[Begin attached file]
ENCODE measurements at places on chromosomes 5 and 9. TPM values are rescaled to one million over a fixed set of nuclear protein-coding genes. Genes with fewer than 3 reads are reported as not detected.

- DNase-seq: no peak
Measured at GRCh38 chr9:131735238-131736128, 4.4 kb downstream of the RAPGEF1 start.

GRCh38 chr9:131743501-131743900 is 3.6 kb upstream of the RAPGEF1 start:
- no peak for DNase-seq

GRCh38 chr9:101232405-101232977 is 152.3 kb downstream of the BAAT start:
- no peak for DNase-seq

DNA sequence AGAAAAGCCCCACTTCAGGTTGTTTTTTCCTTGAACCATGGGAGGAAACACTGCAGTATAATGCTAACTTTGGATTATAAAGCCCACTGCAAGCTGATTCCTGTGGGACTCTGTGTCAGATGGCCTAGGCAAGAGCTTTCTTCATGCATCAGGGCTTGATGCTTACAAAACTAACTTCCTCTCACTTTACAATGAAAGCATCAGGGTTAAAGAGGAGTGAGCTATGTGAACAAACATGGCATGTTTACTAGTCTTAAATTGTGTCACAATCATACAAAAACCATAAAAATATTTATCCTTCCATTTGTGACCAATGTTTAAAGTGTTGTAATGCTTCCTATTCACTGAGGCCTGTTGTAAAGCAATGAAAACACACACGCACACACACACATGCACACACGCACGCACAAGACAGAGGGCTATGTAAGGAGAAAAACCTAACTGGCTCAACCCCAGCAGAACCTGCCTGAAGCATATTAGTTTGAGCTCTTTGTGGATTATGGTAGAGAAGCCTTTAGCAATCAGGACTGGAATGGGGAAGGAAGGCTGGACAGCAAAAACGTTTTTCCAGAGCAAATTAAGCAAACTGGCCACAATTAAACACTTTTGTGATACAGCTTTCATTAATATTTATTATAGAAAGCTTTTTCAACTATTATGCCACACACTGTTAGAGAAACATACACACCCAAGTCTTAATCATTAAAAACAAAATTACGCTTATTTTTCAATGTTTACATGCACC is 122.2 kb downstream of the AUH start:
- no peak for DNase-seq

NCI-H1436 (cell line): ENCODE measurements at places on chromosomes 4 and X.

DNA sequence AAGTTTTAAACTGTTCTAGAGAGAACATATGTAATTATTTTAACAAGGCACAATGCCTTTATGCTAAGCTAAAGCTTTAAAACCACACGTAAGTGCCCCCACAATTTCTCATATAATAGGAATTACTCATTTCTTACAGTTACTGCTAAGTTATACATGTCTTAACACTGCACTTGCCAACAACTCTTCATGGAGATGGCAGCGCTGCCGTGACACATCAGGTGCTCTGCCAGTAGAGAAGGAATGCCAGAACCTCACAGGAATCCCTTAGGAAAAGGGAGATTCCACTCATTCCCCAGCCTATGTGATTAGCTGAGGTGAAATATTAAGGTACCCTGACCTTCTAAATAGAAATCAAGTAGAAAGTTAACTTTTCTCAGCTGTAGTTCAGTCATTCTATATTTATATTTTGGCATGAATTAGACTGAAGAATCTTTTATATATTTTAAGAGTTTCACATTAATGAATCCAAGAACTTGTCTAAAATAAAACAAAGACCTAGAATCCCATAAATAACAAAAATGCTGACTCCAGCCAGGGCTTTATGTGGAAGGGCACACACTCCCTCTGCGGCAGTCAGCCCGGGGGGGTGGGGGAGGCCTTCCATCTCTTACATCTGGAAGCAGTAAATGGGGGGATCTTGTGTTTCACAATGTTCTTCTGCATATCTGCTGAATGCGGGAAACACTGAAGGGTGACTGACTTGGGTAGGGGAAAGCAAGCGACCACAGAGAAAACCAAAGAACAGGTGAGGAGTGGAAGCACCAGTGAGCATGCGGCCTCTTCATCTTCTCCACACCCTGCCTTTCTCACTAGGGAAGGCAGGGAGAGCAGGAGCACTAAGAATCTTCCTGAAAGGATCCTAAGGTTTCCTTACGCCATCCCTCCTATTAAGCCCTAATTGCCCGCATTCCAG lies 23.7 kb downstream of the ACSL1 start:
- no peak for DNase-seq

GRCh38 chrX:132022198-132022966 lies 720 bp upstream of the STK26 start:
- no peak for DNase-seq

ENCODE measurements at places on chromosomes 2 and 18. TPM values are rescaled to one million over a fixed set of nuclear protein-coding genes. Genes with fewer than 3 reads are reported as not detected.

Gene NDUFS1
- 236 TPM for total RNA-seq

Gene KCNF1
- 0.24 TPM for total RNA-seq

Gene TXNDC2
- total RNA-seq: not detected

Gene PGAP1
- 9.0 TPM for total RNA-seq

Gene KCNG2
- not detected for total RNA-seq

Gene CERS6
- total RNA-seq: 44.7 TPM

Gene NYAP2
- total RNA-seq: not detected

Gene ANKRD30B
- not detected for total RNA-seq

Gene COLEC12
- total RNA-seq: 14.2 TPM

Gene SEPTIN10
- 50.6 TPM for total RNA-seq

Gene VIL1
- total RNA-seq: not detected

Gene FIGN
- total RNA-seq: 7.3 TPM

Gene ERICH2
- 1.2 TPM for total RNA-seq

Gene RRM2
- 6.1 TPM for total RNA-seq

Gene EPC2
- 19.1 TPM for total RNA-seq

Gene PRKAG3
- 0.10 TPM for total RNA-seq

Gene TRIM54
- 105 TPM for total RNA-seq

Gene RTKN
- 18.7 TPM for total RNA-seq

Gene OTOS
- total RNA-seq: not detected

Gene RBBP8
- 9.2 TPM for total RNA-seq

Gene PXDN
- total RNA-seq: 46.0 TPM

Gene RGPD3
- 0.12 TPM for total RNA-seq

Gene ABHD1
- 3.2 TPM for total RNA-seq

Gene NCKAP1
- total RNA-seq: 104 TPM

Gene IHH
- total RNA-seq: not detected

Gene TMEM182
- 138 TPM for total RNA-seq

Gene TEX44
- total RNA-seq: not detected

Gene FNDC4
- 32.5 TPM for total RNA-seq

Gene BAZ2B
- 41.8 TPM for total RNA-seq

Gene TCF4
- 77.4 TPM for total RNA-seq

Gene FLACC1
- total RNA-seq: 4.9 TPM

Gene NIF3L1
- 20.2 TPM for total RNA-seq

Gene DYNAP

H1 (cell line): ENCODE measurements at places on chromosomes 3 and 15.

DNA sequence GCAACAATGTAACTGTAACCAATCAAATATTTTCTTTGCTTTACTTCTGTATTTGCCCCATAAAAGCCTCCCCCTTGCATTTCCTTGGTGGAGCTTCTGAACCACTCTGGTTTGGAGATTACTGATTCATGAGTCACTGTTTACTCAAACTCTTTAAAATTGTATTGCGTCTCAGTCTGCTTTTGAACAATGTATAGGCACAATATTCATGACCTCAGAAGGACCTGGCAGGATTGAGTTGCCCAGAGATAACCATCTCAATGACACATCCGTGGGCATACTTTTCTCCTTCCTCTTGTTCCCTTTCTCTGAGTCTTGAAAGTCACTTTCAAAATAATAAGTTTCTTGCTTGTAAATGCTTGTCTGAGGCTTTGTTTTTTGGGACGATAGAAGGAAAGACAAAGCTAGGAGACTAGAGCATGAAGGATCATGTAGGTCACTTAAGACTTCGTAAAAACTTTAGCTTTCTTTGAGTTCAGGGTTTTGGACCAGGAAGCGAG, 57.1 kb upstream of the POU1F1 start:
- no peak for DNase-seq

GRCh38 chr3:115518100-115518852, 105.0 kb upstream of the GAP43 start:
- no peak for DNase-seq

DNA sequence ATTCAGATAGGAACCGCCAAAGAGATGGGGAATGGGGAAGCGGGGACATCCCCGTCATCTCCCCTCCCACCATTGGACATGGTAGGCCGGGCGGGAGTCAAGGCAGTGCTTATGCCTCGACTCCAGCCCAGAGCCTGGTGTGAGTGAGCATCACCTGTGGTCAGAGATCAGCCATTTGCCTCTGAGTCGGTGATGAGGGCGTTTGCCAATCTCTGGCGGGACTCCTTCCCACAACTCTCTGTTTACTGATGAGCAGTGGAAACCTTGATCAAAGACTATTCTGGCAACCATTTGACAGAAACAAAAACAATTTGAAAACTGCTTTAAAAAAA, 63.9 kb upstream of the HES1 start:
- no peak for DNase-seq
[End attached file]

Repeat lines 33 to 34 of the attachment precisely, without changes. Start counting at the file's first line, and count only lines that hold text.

- total RNA-seq: 14.2 TPM

Gene SEPTIN10